If you’re wondering about FIFA 23’s calling card, it’s easily EA’s improved use of HyperMotion technology. Yes, this is the last year the game will be called ‘FIFA’, but many players are more interested in the experience they will get once they start, than the name of the title.
With that said, here’s the good, the bad and the bottom line with FIFA 23.
An acquired taste and appreciation
During the first 5-10 minutes of playing FIFA 23, many users may miss the impact of HyperMotion 2, but I found that the more I played, the more I gained an appreciation for the engine’s improvements.
Machine learning – a major part of what makes HyperMotion a potentially attractive piece of technology in all sports games – still has its limitations. After all, there are only so many instances that can be captured in an 11-v-11 series.
Translation: there are still some awkward cases where the animations don’t match the situation. However, when it works and there is an on-pitch scenario that is accurately captured, it delivers some great sequences from the beautiful game.
HyperMotion is about an iteration or two away from being the game-changing technology it already claims to be, but it’s still a definite plus to the overall gaming experience.
This has been an issue for me in previous FIFA games. I’m far from an expert, but there’s something about the tools offered in this year’s game that made it a little easier to pick up and understand.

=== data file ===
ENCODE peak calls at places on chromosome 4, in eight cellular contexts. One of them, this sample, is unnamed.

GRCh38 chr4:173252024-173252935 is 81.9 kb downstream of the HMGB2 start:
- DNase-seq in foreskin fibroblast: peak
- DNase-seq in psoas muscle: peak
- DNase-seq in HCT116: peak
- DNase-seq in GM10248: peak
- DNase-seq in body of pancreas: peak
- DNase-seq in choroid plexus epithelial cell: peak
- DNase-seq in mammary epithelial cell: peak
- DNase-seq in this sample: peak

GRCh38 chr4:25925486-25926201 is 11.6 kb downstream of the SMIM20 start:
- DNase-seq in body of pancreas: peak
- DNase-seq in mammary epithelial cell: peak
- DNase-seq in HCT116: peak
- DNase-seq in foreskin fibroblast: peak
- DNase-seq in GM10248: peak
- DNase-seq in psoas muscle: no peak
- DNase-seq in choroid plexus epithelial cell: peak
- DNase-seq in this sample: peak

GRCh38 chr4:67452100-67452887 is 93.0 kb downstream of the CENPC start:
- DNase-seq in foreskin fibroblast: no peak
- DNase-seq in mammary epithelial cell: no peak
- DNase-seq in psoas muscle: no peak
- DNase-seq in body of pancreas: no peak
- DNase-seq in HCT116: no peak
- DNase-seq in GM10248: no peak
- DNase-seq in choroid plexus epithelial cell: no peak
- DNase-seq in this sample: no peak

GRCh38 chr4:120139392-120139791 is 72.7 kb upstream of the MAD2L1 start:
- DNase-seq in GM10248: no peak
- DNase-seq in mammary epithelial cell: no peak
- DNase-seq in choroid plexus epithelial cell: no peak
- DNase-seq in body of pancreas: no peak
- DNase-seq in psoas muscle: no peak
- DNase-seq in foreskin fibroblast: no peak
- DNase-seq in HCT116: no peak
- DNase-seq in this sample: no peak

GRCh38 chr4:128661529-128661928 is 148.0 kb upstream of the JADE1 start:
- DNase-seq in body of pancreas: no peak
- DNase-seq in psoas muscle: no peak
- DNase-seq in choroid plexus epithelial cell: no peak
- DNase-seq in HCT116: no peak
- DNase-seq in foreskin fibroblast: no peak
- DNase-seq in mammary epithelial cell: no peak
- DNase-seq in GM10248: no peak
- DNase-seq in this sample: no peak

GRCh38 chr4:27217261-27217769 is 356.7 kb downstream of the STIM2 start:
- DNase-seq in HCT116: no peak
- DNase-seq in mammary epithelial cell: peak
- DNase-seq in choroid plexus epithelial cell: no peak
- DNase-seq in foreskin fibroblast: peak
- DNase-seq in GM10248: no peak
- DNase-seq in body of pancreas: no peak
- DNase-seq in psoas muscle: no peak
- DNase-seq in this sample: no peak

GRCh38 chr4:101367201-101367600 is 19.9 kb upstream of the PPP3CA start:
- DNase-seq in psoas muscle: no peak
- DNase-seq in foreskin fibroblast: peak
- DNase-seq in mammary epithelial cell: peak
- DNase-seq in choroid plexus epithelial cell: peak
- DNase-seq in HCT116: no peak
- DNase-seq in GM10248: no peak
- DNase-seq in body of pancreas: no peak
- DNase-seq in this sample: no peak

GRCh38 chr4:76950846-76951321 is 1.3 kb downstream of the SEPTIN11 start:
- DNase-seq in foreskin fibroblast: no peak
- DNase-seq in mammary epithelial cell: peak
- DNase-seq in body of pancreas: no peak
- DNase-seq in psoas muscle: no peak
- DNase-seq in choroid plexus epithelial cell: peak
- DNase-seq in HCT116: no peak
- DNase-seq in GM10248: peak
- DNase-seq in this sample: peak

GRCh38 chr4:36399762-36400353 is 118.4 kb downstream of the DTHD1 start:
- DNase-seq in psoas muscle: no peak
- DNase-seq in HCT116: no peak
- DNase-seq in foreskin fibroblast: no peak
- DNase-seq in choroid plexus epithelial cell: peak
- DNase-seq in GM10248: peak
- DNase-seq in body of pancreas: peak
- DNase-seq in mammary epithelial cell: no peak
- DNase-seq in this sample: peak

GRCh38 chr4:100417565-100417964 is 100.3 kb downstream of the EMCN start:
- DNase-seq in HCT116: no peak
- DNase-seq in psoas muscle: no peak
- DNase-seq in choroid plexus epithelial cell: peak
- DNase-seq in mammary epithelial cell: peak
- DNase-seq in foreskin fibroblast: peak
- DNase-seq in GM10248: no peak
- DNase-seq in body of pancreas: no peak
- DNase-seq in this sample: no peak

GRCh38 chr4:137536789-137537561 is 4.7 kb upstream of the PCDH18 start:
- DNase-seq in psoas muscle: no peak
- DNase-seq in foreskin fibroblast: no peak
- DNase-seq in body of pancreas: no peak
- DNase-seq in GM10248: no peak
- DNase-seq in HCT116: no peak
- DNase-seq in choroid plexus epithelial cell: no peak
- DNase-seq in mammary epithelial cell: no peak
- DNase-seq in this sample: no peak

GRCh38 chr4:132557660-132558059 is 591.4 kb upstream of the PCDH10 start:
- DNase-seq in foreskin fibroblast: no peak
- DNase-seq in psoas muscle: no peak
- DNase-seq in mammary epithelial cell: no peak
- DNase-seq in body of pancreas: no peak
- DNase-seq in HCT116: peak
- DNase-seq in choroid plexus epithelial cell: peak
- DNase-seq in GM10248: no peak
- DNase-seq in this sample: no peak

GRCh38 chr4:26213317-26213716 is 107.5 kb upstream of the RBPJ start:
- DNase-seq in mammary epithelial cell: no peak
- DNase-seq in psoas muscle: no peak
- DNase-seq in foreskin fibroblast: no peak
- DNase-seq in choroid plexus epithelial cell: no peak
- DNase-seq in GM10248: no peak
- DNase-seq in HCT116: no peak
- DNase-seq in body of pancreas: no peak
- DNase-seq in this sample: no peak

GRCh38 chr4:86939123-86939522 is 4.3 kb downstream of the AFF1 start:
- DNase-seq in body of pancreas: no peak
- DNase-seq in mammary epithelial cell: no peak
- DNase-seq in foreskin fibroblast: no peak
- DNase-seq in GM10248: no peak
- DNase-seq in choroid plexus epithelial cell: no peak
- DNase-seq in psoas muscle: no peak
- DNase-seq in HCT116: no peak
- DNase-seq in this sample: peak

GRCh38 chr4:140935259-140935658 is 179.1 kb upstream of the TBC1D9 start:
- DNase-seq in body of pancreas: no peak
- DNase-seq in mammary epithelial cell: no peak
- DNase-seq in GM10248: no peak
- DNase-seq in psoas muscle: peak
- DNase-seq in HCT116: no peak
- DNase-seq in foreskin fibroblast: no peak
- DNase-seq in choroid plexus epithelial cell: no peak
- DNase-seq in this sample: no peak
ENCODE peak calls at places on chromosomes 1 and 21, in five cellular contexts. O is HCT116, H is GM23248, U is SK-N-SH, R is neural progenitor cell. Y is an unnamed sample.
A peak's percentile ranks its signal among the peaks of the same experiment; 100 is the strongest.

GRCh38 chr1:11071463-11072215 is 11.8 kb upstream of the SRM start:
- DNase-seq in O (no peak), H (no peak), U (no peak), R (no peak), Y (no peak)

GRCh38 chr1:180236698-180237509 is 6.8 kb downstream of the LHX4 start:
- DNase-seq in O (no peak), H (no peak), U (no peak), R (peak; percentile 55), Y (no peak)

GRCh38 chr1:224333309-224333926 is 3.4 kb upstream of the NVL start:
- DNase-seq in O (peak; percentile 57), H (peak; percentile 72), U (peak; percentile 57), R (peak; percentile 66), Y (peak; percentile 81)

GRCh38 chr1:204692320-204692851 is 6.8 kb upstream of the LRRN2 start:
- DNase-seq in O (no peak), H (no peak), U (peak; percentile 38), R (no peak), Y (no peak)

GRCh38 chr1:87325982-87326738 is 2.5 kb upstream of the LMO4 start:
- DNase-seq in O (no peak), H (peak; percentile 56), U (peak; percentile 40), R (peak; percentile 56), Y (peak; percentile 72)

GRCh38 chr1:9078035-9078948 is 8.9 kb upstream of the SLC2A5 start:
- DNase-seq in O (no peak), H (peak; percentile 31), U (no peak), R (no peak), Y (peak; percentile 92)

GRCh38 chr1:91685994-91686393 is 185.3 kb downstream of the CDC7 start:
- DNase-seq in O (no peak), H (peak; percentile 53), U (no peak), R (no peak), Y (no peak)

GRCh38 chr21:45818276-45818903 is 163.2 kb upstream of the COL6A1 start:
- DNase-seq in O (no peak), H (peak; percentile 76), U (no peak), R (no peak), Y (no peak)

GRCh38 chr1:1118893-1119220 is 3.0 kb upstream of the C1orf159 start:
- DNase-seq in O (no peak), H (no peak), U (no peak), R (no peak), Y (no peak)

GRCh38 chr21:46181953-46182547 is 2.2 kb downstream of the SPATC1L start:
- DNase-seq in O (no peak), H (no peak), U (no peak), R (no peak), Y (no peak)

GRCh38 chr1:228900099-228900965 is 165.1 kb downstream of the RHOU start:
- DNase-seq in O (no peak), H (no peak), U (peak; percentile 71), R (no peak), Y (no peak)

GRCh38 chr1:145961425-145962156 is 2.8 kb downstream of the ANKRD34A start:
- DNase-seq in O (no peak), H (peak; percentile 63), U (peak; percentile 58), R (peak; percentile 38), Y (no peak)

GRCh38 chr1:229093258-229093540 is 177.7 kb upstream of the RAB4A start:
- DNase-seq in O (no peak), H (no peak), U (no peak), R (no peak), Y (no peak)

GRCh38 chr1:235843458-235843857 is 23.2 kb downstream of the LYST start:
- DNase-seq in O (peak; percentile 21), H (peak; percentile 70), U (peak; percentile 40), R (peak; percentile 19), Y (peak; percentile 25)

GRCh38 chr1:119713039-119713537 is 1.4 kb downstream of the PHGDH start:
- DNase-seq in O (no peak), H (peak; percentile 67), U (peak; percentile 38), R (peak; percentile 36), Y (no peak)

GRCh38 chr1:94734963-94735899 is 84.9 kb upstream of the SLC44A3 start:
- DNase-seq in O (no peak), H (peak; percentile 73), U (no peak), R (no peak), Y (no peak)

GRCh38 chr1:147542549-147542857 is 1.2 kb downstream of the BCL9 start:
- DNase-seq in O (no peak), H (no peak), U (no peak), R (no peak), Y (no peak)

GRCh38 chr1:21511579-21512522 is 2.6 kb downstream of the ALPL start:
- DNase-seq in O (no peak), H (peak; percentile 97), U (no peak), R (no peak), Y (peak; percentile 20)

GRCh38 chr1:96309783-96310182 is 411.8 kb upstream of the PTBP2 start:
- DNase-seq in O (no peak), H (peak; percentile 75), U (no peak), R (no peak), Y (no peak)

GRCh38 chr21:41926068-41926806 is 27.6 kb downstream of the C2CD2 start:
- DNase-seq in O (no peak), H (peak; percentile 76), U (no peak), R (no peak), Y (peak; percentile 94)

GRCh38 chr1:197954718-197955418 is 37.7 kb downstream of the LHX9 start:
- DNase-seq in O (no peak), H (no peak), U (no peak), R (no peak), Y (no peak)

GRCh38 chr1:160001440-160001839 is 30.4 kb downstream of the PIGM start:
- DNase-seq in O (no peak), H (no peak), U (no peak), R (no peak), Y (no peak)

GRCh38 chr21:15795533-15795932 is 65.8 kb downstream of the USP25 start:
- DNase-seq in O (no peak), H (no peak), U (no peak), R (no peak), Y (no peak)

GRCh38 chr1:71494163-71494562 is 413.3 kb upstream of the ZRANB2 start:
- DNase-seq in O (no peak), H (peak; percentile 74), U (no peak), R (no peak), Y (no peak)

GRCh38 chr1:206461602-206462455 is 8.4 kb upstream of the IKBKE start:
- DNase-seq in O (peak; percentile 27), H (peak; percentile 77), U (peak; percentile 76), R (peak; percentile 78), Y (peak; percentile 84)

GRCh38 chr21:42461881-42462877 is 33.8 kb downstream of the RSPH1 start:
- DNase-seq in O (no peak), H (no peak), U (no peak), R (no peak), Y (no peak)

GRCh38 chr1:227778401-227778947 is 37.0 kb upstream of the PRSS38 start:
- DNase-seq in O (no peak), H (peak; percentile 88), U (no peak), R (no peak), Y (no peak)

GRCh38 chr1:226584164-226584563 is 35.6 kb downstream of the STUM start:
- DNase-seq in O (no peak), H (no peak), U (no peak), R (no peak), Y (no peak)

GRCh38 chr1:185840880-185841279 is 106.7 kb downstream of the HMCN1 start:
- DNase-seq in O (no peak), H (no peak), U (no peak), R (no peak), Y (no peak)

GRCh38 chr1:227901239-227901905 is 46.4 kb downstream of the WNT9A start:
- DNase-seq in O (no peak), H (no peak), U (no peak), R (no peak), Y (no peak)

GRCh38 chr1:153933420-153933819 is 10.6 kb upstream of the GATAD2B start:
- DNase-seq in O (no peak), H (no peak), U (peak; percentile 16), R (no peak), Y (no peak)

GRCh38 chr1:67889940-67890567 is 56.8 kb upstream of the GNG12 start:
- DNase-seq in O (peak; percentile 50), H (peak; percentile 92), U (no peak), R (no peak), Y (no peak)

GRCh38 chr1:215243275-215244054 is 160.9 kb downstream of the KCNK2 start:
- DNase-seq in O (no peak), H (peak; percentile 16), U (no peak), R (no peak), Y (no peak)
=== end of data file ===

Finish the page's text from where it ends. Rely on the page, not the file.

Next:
Acceleration moves divided into controlled, explosive and long animations manifest themselves as excellent tools for a higher level of play and offensive control. Defending the ball from defenders feels more natural in FIFA 23.
Authentic women’s matches
EA should be applauded for including women’s games, clubs and stars like Sam Kerr joining Kylian Mbappe as a cover athlete. To take things to the next level, EA has mo-capped women’s matches to ensure there are almost as many examples of authentic female action as you’ll see in the men’s matches.
There is also the Women’s World Cup alongside the men’s version of the event, which adds more value to the overall package.
The presentation is fantastic
Big matches in EPL, La Liga and other major leagues look and feel great. They offer a televised presentation that enhances the career mode. Your game seasons have all the problems with player and coach personalities.
FIFA still does a good job of adding some life to the experience with an animated news message in the feature’s main menu and enough tasks to connect you to your team’s journey and your virtual world of football.
Initially, I didn’t think I would want the option to just play the highlights in career mode. However, FIFA’s answer to Madden’s Play the Moments and MLB The Show’s Critical Situations works well in global soccer.
It’s not the way I’d choose to play through an entire career experience, but it’s a nice way to change things up a bit.
Cross-play is in FIFA 23. Although it is only available on the same platform generation, it still closes the gap between the major game consoles.
Cross-Play is available in the following modes:
FUT Division Rivals (non-Co-Op), FUT Champions, FUT Ultimate Online Draft, FUT Online Friendlies (non-Co-Op), FUT Play a Friend, Online Friendlies, Online Seasons (non-Co-Op Seasons) and the Virtual Bundesliga